After a drawn-out trial and nine days of jury deliberations, John Edwards was acquitted on one charge and his case was ruled as a mistrial, but the campaign finance landscape is no clearer than it was before.
The jury found Edwards not guilty on count 3—that he broke campaign finance law in accepting $700,000 from a billionaire supporter in 2008.
Neither side denied Edwards took the money and used it to cover up an affair. But U.S. Attorney George Holding indicted Edwards last summer under the belief that doing so was a crime under one interpretation of campaign finance law.
The case turned on deceptively complex question: Were the secret payments made, with Edwards' knowledge, for the purpose of influencing his 2008 presidential campaign? If so, they were illegal campaign contributions. If not, they were personal gifts.
The prosecution argued that Edwards solicited the money to hide his mistress and illegitimate child in order to maintain his public image during the 2008 presidential campaign. The defense depicted Edwards' actions as morally, not legally, wrong. The money was personal, Edwards' lawyers argued, used to hide the affair from his cancer-stricken wife, not keep afloat a 2008 campaign which was effectively over.
Had Edwards been found guilty, the legal definition of a campaign contribution, now defined vaguely as money given with the intent to "influence an election," would have been made more clear. The campaign finance implications of that would have been vast, but it would have taken a stronger case, legal experts say.
"In terms of campaign finance, you have to have that smoking gun," says Meredith McGehee, policy director at the Campaign Legal Center. "The prosecution was unable clearly to provide clear evidence, beyond the testimony of Mr. Young, that there was willful and knowing illegal activity by Mr. Edwards."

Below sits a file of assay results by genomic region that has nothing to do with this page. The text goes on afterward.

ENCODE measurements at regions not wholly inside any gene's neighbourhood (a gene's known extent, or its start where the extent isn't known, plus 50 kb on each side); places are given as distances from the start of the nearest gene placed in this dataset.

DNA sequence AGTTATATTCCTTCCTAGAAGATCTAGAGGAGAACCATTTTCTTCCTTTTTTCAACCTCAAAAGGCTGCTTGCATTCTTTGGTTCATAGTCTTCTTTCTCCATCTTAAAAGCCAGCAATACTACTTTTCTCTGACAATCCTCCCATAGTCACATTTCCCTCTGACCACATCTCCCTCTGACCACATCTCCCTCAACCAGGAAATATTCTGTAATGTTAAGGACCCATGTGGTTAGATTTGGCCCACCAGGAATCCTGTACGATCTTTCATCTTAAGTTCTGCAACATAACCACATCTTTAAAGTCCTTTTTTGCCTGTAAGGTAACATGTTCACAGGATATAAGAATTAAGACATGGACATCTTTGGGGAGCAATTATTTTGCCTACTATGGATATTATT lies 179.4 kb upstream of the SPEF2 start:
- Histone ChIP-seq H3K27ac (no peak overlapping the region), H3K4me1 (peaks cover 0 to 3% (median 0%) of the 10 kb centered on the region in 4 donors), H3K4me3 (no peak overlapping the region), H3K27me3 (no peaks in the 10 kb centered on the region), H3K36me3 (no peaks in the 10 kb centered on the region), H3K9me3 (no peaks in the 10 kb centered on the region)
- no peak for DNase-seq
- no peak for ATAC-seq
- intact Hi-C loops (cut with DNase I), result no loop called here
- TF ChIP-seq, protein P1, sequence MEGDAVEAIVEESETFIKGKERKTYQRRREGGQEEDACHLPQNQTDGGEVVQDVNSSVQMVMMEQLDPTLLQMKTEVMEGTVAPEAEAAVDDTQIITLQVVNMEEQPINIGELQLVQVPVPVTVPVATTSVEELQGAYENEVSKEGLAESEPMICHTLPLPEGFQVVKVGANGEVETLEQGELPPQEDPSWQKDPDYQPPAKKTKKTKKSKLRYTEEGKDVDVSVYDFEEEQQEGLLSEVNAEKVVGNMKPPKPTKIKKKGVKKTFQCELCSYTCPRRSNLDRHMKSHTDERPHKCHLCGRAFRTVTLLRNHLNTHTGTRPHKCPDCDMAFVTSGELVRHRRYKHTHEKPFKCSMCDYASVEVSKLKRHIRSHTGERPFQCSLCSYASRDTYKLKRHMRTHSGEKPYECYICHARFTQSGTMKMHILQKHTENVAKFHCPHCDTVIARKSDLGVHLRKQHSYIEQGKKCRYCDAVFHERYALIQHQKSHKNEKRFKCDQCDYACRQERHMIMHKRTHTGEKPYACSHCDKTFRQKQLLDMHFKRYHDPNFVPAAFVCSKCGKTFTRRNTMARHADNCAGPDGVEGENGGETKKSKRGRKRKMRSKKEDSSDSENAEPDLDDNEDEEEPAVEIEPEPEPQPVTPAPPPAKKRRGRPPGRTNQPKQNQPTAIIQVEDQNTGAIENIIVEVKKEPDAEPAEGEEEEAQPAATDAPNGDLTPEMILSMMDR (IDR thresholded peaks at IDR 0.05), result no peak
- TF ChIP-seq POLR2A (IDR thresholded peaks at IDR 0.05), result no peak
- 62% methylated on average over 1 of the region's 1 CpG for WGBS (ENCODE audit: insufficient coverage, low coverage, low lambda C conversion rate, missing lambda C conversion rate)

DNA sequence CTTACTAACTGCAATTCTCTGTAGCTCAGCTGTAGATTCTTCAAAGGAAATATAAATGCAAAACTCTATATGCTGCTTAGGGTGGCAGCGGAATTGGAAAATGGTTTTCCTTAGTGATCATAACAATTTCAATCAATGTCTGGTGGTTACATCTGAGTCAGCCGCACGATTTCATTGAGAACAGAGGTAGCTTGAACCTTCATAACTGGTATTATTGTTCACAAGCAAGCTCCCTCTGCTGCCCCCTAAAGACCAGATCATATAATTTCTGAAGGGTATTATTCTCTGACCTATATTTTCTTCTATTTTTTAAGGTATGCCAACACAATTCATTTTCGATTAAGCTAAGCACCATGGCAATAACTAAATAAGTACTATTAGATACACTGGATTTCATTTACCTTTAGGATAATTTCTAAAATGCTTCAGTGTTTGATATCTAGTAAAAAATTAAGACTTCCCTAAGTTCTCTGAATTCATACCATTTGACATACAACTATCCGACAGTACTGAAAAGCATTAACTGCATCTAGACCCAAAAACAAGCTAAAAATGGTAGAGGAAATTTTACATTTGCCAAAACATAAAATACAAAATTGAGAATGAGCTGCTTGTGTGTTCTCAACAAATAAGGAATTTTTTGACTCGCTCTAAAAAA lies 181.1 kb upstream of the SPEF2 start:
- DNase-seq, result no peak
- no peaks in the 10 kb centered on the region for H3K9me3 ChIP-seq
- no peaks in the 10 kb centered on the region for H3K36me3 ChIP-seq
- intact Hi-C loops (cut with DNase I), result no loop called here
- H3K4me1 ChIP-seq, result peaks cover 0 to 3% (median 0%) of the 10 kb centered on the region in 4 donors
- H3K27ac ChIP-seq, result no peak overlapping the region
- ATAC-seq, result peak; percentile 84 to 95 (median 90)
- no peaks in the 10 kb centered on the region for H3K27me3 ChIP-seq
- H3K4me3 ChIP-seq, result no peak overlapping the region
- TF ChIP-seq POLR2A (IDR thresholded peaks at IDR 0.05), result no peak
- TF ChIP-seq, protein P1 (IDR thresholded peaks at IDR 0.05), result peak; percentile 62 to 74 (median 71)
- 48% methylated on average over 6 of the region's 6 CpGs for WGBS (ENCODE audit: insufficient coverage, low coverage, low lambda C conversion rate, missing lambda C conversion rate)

Given the current law and legal precedents, the prosecution's case was novel and the verdict a dodged bullet, says Allison Hayward, vice president of policy at the Center for Competitive Politics.
"Had there been a guilty verdict, especially on count 3, you would've had a lot of confusion among the bar and other prosecutors," Hayward says. "That the court would instruct the jury that the donor's purpose was somehow what made this a camp contribution, not the person being charged, that was a bit scary."
Edwards' case was interpreted differently by legal experts on both sides: the judge, the prosecutors, and Edwards' team. But however campaign finance law is interpreted, prosecutors should build a strong case before bringing an indictment, says Rick Hasen, a campaign finance expert and professor at UC-Irvine.
"This was a weak case to begin with," says Hasen. "(The verdict) doesn't have broad implications for campaign finance other than it might make prosecutors worry."
In many campaign finance law prosecutions, those being indicted are motivated by alleged political motivations, Hasen says. In this case, Edwards' indictment was brought by a Bush-appointed attorney general, George Holding, who this month won a GOP primary for a Congressional seat in a district that includes the courthouse where Edwards was tried.
"Whether or not there's any truth to that in this case or others I don't know," Hasen says. "But given the nature of the campaigns, I think prosecutors have a motive to chase the big fish. The incentives for prosecuting a political are very high."
Edwards case made one thing clear for both sides: campaign finance law is complex and prosecuting it is not easy.
Seth Cline is a reporter for US News and World Report. You can contact him at firstname.lastname@example.org or follow him on Twitter.